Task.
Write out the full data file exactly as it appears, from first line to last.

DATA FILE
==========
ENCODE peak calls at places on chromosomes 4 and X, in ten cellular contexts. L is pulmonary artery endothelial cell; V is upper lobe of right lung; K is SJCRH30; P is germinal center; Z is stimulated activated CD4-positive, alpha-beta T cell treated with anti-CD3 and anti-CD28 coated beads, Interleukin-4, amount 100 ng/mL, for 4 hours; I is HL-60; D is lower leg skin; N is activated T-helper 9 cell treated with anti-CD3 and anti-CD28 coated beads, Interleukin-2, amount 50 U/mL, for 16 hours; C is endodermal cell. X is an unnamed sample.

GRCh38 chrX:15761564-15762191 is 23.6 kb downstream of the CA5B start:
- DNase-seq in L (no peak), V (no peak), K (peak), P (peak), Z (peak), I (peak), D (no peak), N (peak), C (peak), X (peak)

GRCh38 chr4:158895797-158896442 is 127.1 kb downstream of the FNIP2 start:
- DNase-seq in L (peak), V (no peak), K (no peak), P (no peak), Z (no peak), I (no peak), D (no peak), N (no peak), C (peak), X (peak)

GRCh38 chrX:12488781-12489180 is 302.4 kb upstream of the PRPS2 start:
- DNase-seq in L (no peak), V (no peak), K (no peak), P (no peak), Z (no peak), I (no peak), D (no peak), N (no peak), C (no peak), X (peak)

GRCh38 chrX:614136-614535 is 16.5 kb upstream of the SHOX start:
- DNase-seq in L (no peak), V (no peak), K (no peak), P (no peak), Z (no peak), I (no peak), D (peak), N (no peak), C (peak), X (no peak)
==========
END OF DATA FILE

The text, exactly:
ENCODE peak calls at places on chromosomes 4 and X, in ten cellular contexts. L is pulmonary artery endothelial cell; V is upper lobe of right lung; K is SJCRH30; P is germinal center; Z is stimulated activated CD4-positive, alpha-beta T cell treated with anti-CD3 and anti-CD28 coated beads, Interleukin-4, amount 100 ng/mL, for 4 hours; I is HL-60; D is lower leg skin; N is activated T-helper 9 cell treated with anti-CD3 and anti-CD28 coated beads, Interleukin-2, amount 50 U/mL, for 16 hours; C is endodermal cell. X is an unnamed sample.

GRCh38 chrX:15761564-15762191 is 23.6 kb downstream of the CA5B start:
- DNase-seq in L (no peak), V (no peak), K (peak), P (peak), Z (peak), I (peak), D (no peak), N (peak), C (peak), X (peak)

GRCh38 chr4:158895797-158896442 is 127.1 kb downstream of the FNIP2 start:
- DNase-seq in L (peak), V (no peak), K (no peak), P (no peak), Z (no peak), I (no peak), D (no peak), N (no peak), C (peak), X (peak)

GRCh38 chrX:12488781-12489180 is 302.4 kb upstream of the PRPS2 start:
- DNase-seq in L (no peak), V (no peak), K (no peak), P (no peak), Z (no peak), I (no peak), D (no peak), N (no peak), C (no peak), X (peak)

GRCh38 chrX:614136-614535 is 16.5 kb upstream of the SHOX start:
- DNase-seq in L (no peak), V (no peak), K (no peak), P (no peak), Z (no peak), I (no peak), D (peak), N (no peak), C (peak), X (no peak)